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It’s sad but true that criminals often target the most vulnerable members of society. So perhaps it’s no surprise that people with dementia are high on the list of ruthless scammers, intent on stealing their money.

Scammers can be extremely convincing and it’s not only people with dementia who get caught out. Each year, around 5 million people in the UK over 65 become victims – and that’s only the ones who report it. Experts believe around 95 per cent of victims don’t report it, because they feel embarrassed or ashamed that they were duped.

If your loved one with dementia still lives independently you’ll want to do everything you can to keep them safe, but, as the scammers employ increasingly sophisticated methods, this can be quite difficult to do. Simply picking up the phone to a smooth-talking stranger might be all it takes. Once they’ve given over their personal details (name, address, date of birth, passwords, account numbers) the fraudster will quickly start draining their bank account.

Here’s what you can do to protect them


Someone from the bank calls…

Just hang up
If their dementia is still quite mild, remind them regularly that they don’t have to talk to someone they don’t know on the phone. You could try sticking a note next to the phone reminding them to ‘just hang up!’ if they don’t know the caller or think they’re asking too many questions.

How much is too much? Any personal details, including date of birth or your passport number is too much information. No legitimate organisation will ask you for this sort of detail over the phone.

Opt out
The Telephone Preference Service is a free service through which you can opt out of receiving unsolicited sales and marketing calls (including charities).. Go here to register http://www.tpsonline.org.uk/tps/number_type.html But stay alert: Once you’ve registered your number it can take around 28 days for the calls to stop completely.

If you want to register a mobile phone, just text 85095 or go here for more information http://www.tpsonline.org.uk/tps/tps_text.html

Block them
For total reassurance, you might want to consider buying a fairly simple device called a call blocker. A call blocker will block all incoming calls except the numbers you chose, so you don’t have to worry about phone scams anymore.

Did you know? 80 per cent of phone scam victims are over 55

Hire a PA!
It’s not as expensive as you might think to hire a telephone concierge service which will screen all your loved one’s calls and connect them with family and friends whenever they pick up their phone and ask. These services operate for 24 hours a day so there’s always someone on hand.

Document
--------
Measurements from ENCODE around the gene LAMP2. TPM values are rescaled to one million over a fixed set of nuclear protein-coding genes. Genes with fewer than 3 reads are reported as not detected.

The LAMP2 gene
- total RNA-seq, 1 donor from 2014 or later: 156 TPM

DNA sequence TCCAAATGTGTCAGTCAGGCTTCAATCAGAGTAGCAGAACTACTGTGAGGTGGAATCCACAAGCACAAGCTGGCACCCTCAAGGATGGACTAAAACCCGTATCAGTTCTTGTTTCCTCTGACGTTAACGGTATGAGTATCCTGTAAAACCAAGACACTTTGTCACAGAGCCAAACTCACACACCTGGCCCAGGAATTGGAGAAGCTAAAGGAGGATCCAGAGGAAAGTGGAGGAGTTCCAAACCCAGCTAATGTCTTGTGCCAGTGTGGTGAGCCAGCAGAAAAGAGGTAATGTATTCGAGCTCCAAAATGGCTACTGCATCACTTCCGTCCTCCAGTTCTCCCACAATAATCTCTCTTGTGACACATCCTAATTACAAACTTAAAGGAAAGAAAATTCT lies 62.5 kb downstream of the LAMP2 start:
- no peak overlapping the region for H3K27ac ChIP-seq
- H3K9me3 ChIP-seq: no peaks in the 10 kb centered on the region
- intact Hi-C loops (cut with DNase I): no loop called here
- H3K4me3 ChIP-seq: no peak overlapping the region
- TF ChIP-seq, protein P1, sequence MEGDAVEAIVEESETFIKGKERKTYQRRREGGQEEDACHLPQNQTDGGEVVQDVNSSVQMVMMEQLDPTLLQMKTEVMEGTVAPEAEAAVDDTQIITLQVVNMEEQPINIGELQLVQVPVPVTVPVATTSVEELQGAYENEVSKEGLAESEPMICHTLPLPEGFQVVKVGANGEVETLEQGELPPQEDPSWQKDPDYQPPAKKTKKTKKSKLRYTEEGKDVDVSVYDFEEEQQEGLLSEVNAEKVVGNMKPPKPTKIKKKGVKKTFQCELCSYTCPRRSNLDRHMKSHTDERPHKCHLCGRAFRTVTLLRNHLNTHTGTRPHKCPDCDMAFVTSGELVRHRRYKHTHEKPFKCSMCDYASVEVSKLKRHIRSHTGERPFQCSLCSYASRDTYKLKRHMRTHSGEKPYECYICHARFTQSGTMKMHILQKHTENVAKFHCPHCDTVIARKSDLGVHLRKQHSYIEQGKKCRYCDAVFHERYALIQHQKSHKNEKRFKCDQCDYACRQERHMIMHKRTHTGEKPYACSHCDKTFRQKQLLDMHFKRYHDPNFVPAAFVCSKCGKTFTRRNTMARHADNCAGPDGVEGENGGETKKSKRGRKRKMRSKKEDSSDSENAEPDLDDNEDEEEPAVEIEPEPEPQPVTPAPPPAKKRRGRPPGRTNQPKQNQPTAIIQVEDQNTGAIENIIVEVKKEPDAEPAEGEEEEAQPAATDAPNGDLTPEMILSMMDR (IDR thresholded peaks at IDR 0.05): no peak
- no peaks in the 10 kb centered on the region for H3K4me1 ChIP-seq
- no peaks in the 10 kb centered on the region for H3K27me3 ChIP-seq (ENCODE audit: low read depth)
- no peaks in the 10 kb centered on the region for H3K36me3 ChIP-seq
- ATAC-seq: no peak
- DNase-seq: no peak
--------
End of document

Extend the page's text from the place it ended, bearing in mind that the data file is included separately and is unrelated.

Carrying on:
These fraudsters can be charming, polite and persuasive. Before you know it, you’ve agreed to them clearing your guttering, tarmacking your drive or coming into your home to inspect your gas meter.

Remember SCAMS
If their dementia is mild, try watching this video together, made by Age UK. https://www.ageuk.org.uk/information-advice/money-legal/scams-fraud/doorstep-scams/ It has lots of practical advice about keeping scammers out of your home by following this SCAMS step by step guide:

Stop – don’t do anything on the spot

Check – ask to see ID

Ask – someone for a second opinion

Mine – keep your personal details (including bank cards and pin numbers) to yourself

Share – with neighbours and friends. Warn others so they don’t fall victim either.

Press the alarm
A personal alarm service could provide extra protection for the person you care about and warn off doorstep fraudsters. If someone calls at their home and they can’t rid of them, or they just feel a bit unsettled, they can simply press an alarm button (warn around their neck as a pendant) and speak instantly to a professional, friendly person who has had dementia training and knows how to help.

 Been scammed? 2 useful numbers:

REPORT IT – if the person you love has been scammed call 0300 123 2040. Your information might save someone else or help the police to find them.

TAKE ACTION – if you think the bank or building society was at fault and should reimburse the person you care about, you can go to the Financial Ombudsman. Call 0800 023 4567. But be warned, banks aren’t obliged to do anything if scammers talked someone into giving away cash or personal details.


Is it time to register your LPA?
Protect the person you love from future financial abuse by registering your Lasting Power of Attorney with the Office of the Public Guardian.